Tuesday, 23 September 2014

L.J. SPENCE'S STARTING POINTS: THE CRICKLEWOOD GREATS

L.J. SPENCE'S STARTING POINTS

36. THE CRICKLEWOOD GREATS (2012, dir. Peter Capaldi)

23/09/2014


I don't really watch "Doctor Who" myself, with my personal best science fiction TV show being "Red Dwarf," but I would watch if Peter Capaldi is given the opportunity to direct an episode and, even more, write it too. The reason? He is more than up to the job.

"The Cricklewood Greats" was a documentary that explored the history of a fictitious British film company, of the sort that have appeared at Elstree over the years, along with Hammer, Ealing and the rest, and explores the  trends in British film over time, from horror, Gracie Fields-type broad comedy, to 1970s sex exploitation films, and huge Terry Gilliam-like productions - to help this along, Gilliam also appears as himself.

This film must have taken a very long time to get right - every production looks contemporaneous, the result of seemingly endless research, note-perfect performances from actors, and on-note funny scenes, such as wandering around the branch of B&Q built on the site of the studio, pretending that the wood department was the dressing rooms, and so on.

Peter Capaldi co-wrote, directed, and starred in "The Cricklewood Greats," but would you give that sort of freedom to someone who was playing a foulmouthed political spin doctor in "The Thick of It"? No, you give it to someone who won the 1994 Academy Award for Best Live Action Short Film (tied with "Trevor," a short film that inspired The Trevor Project, an important AIDS charity in the United States) having written and directed "Franz Kafka's It's a Wonderful Life," a film about the disturbances coming to the author while he wrote his famous stories. The same year the film was made for BBC Scotland, 1993, was also the year Capaldi was seen playing a transvestite in an episode of "Prime Suspect" for ITV, displaying artistic range like few others.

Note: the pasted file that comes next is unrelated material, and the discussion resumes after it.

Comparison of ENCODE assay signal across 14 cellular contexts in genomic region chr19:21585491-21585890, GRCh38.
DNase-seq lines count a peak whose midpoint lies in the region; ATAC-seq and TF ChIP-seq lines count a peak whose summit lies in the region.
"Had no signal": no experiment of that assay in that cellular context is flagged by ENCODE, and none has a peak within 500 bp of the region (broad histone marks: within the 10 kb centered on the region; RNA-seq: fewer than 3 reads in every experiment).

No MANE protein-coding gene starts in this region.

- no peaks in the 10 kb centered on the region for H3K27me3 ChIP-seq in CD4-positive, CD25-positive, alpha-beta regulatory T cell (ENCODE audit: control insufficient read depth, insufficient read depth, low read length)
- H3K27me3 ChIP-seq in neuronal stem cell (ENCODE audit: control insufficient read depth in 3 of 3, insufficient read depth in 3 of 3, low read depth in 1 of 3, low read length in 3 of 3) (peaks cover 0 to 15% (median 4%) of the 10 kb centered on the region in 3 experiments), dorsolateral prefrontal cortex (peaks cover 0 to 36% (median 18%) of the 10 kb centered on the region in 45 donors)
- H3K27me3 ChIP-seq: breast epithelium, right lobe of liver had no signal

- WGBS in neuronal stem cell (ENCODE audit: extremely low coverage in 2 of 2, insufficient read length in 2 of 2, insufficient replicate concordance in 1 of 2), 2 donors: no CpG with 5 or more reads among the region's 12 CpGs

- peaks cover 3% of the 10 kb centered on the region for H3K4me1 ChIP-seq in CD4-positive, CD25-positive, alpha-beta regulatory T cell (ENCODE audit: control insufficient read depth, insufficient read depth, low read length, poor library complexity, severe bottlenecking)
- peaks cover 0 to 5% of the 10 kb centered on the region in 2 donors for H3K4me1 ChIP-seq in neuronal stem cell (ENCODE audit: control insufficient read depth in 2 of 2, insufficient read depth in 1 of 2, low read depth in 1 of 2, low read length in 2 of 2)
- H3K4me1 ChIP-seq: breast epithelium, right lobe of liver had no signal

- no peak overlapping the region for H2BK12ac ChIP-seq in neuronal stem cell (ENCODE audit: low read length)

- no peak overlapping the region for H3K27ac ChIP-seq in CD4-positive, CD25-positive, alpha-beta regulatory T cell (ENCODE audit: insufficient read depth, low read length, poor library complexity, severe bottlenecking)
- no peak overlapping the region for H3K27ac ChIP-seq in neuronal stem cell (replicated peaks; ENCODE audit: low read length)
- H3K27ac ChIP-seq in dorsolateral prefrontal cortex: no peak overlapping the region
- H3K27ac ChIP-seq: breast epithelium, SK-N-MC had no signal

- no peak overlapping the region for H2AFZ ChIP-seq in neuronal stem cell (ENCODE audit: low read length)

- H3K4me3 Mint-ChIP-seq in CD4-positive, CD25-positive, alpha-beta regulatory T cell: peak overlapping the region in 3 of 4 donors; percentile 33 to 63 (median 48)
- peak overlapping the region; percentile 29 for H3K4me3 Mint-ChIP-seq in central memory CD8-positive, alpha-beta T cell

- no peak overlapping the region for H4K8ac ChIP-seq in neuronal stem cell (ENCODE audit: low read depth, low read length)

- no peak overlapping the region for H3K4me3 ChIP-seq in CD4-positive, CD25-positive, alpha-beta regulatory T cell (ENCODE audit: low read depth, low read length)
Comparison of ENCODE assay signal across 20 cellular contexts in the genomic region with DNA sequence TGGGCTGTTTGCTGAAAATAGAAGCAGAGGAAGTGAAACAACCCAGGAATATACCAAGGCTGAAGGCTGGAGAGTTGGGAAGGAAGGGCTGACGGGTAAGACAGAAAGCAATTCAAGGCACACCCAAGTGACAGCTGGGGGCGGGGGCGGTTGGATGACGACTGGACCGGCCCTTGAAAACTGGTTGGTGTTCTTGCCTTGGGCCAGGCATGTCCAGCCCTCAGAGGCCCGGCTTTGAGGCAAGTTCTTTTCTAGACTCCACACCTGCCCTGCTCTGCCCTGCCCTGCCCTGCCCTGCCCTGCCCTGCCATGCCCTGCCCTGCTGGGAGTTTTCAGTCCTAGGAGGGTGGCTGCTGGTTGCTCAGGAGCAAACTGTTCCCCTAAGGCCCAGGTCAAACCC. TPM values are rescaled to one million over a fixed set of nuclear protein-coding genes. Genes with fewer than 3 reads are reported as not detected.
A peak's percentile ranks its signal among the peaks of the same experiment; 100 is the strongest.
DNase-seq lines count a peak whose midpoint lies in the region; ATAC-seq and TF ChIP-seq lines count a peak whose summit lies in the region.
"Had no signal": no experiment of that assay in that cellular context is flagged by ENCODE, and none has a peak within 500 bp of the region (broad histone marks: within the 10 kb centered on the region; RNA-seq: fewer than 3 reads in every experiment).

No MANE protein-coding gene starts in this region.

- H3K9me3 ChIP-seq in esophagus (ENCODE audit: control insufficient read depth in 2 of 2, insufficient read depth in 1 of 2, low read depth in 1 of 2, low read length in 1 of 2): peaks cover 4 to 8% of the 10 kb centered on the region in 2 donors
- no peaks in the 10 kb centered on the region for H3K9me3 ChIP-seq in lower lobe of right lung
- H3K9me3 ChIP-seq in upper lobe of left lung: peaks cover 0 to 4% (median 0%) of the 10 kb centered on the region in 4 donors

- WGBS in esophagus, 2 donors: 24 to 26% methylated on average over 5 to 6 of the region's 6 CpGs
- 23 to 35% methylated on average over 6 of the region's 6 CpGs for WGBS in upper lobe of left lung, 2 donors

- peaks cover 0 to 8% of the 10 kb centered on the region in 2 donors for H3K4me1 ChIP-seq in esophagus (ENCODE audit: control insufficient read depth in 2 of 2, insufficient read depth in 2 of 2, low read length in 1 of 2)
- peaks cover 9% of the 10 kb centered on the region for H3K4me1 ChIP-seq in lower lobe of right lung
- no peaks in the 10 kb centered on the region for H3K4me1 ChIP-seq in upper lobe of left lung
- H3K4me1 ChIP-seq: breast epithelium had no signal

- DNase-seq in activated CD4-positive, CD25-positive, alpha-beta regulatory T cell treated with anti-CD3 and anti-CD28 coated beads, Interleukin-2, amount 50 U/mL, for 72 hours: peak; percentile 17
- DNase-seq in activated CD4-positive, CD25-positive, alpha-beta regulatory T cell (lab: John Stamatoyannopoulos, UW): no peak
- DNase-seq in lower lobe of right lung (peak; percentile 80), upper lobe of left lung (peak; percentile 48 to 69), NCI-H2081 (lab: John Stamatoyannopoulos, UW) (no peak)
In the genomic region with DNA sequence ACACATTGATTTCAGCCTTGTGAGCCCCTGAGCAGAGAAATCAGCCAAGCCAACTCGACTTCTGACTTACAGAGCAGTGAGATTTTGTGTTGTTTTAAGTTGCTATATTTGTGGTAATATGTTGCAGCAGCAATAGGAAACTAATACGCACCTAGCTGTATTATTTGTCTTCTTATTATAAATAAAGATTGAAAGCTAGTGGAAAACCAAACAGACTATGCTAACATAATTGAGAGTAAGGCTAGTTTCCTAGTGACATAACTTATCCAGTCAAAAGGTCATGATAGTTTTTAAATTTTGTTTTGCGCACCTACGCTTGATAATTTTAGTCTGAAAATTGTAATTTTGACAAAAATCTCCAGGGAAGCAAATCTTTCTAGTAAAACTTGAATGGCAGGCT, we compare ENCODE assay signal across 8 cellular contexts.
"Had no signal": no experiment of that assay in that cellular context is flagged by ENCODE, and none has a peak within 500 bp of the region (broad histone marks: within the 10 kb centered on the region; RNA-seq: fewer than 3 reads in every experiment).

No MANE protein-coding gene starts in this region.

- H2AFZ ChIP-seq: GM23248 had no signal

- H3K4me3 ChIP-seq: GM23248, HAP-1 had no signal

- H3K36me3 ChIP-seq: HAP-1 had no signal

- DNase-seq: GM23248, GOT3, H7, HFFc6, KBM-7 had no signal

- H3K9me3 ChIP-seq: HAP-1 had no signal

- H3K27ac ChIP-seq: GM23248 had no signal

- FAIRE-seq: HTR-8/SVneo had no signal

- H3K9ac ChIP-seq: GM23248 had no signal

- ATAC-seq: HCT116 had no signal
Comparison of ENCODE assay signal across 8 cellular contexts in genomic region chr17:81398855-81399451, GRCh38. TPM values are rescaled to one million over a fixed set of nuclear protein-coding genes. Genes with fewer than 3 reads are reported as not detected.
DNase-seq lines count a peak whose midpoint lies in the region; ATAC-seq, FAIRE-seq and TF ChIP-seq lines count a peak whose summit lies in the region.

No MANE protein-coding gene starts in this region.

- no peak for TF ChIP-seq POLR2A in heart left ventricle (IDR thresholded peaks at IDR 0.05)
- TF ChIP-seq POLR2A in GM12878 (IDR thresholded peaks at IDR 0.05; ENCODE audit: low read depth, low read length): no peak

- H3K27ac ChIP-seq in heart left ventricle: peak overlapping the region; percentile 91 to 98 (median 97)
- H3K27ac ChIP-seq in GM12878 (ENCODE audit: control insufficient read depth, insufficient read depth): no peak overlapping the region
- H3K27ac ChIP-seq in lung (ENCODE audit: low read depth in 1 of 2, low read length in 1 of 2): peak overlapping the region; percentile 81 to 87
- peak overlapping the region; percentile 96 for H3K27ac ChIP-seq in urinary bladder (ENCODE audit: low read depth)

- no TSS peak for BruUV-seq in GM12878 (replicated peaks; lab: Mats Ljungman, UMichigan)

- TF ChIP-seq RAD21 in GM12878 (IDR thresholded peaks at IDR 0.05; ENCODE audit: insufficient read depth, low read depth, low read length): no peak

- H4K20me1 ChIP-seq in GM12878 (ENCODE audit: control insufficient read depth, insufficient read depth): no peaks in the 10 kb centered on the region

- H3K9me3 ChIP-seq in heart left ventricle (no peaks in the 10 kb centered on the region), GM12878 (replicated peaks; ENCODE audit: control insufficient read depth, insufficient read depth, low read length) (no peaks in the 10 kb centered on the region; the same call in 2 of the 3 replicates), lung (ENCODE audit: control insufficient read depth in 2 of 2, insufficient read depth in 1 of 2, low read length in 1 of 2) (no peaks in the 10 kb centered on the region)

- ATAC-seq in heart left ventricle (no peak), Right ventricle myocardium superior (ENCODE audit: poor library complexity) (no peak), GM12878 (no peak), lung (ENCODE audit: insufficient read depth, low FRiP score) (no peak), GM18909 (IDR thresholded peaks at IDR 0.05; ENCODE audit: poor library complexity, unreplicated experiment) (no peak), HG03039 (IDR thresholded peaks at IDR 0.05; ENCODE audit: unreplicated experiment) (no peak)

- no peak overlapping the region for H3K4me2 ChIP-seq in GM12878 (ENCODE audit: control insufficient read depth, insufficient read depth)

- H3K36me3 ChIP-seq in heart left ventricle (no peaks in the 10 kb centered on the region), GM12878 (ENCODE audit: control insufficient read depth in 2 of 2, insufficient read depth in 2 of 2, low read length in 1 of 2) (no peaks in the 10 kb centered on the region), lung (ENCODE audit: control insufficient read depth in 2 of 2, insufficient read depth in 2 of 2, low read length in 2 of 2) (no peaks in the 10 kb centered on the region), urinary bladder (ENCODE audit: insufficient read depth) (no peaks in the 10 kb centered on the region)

That Peter Capaldi will only be known as one thing to so many people shows why Christopher Eccleston has seemingly cut himself off from "Doctor Who" after his one series. The time must come when Capaldi is given the change to show what he can really make of the show he loves, and it will be so much more than when Warner Bros. started letting David Schwimmer direct episodes of "Friends."



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